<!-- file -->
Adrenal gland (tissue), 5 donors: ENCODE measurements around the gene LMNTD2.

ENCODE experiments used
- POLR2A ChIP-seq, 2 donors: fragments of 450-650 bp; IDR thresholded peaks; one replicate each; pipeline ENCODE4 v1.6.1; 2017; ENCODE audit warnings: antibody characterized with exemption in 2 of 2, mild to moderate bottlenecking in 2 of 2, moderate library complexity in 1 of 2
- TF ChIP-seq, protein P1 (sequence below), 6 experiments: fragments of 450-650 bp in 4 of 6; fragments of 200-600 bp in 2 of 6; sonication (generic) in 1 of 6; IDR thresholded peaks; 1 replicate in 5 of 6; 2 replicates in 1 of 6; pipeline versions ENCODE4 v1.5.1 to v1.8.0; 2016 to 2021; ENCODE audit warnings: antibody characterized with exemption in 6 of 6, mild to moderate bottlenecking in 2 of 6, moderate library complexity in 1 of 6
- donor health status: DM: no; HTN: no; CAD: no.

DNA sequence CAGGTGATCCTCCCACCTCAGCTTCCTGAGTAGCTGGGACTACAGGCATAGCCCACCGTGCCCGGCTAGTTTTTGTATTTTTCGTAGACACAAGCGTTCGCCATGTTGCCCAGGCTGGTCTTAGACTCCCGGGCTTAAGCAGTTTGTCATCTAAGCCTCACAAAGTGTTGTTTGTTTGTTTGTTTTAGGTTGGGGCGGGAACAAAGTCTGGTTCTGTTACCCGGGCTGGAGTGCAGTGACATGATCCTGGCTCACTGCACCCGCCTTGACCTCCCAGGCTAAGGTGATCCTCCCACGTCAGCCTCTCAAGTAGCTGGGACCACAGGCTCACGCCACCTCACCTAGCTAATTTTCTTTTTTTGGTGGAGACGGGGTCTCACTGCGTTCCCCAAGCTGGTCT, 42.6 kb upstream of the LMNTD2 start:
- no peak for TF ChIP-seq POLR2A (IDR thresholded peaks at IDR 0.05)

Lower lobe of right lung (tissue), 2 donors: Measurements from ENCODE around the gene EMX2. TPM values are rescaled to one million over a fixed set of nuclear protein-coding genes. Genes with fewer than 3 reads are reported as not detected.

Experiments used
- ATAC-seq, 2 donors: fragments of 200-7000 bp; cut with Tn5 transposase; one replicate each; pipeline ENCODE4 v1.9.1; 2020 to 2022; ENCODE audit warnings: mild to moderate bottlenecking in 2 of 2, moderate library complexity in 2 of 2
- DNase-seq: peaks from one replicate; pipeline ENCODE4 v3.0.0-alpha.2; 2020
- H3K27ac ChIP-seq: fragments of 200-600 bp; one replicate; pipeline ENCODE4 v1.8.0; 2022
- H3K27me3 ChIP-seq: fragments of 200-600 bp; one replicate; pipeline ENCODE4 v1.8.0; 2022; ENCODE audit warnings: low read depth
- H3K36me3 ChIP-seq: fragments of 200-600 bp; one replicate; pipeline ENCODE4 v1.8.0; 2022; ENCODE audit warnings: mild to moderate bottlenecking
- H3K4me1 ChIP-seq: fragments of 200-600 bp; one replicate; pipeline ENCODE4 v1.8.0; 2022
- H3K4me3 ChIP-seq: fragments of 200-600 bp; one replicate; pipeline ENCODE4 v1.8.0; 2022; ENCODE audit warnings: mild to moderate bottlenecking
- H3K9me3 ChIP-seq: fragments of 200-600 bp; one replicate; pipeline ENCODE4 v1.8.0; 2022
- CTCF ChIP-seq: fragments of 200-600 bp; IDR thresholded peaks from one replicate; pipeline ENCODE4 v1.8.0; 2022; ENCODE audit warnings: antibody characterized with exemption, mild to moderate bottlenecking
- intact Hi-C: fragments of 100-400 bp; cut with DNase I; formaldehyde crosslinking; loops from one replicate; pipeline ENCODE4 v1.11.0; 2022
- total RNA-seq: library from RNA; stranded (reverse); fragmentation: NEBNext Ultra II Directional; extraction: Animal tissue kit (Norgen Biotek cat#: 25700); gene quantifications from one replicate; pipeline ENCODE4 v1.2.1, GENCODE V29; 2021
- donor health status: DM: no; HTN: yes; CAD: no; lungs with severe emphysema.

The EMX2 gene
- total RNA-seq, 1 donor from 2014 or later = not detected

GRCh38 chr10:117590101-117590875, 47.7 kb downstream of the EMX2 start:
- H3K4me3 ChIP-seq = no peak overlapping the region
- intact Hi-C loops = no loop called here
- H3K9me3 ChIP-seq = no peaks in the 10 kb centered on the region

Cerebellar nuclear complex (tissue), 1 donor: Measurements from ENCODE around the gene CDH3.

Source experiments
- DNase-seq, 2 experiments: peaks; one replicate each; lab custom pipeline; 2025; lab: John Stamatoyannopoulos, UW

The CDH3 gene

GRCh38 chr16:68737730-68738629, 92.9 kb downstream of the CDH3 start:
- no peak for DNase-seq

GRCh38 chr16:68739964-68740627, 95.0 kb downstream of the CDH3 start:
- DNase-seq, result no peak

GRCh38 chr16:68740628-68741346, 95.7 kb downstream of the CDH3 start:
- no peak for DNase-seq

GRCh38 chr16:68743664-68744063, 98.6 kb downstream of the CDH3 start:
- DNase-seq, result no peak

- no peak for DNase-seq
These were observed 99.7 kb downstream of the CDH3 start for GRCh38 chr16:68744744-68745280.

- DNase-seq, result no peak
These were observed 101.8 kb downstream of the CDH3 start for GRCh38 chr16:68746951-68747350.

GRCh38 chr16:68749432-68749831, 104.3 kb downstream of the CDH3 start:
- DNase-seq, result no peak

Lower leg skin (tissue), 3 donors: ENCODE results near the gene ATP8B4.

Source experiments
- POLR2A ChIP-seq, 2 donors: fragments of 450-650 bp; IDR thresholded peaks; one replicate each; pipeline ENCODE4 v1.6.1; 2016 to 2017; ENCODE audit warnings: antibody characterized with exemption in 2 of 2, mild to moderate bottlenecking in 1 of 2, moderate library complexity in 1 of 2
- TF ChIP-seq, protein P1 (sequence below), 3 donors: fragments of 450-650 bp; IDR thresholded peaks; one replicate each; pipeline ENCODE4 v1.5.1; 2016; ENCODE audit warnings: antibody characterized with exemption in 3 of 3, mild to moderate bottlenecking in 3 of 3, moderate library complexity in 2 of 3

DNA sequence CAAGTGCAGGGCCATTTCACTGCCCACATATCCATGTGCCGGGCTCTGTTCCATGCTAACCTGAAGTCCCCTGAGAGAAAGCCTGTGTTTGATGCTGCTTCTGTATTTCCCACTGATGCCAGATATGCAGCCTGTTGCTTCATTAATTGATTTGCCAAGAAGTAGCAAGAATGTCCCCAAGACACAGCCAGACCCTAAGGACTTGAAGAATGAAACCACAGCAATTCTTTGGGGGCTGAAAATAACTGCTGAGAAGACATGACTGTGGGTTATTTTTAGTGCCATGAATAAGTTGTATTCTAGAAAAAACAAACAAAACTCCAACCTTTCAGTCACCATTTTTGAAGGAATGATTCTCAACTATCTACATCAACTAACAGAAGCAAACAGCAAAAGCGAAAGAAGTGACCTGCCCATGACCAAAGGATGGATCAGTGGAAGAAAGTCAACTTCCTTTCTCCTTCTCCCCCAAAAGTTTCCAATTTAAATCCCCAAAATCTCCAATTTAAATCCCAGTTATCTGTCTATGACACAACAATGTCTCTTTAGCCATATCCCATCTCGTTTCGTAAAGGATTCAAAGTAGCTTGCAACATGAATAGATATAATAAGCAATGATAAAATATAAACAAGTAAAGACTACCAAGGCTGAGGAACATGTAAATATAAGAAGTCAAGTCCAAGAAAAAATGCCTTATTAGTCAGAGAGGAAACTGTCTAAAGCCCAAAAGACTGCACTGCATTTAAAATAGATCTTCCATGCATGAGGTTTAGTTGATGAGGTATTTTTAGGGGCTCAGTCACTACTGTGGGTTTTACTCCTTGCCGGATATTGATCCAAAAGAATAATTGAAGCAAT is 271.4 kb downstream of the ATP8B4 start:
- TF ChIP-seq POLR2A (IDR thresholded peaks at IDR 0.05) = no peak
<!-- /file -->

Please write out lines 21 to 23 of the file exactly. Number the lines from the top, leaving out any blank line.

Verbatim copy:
- donor health status: DM: no; HTN: yes; CAD: no; lungs with severe emphysema.

The EMX2 gene
- total RNA-seq, 1 donor from 2014 or later = not detected